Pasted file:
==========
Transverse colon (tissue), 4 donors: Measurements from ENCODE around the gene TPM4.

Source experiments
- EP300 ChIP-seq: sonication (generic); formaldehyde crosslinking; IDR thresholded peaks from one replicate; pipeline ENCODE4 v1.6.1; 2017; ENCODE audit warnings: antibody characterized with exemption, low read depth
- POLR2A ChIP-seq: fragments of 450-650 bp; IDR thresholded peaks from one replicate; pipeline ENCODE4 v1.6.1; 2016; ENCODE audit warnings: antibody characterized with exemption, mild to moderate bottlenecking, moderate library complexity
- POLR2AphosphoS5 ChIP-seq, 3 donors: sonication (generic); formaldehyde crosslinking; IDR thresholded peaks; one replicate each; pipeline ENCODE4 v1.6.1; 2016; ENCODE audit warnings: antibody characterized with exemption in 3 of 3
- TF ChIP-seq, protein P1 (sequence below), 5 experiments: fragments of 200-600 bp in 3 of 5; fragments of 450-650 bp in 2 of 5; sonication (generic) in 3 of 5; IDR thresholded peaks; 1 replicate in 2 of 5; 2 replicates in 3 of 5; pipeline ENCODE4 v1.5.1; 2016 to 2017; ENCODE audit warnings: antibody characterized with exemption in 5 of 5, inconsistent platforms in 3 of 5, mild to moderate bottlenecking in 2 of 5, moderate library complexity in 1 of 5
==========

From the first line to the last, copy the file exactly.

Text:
Transverse colon (tissue), 4 donors: Measurements from ENCODE around the gene TPM4.

Source experiments
- EP300 ChIP-seq: sonication (generic); formaldehyde crosslinking; IDR thresholded peaks from one replicate; pipeline ENCODE4 v1.6.1; 2017; ENCODE audit warnings: antibody characterized with exemption, low read depth
- POLR2A ChIP-seq: fragments of 450-650 bp; IDR thresholded peaks from one replicate; pipeline ENCODE4 v1.6.1; 2016; ENCODE audit warnings: antibody characterized with exemption, mild to moderate bottlenecking, moderate library complexity
- POLR2AphosphoS5 ChIP-seq, 3 donors: sonication (generic); formaldehyde crosslinking; IDR thresholded peaks; one replicate each; pipeline ENCODE4 v1.6.1; 2016; ENCODE audit warnings: antibody characterized with exemption in 3 of 3
- TF ChIP-seq, protein P1 (sequence below), 5 experiments: fragments of 200-600 bp in 3 of 5; fragments of 450-650 bp in 2 of 5; sonication (generic) in 3 of 5; IDR thresholded peaks; 1 replicate in 2 of 5; 2 replicates in 3 of 5; pipeline ENCODE4 v1.5.1; 2016 to 2017; ENCODE audit warnings: antibody characterized with exemption in 5 of 5, inconsistent platforms in 3 of 5, mild to moderate bottlenecking in 2 of 5, moderate library complexity in 1 of 5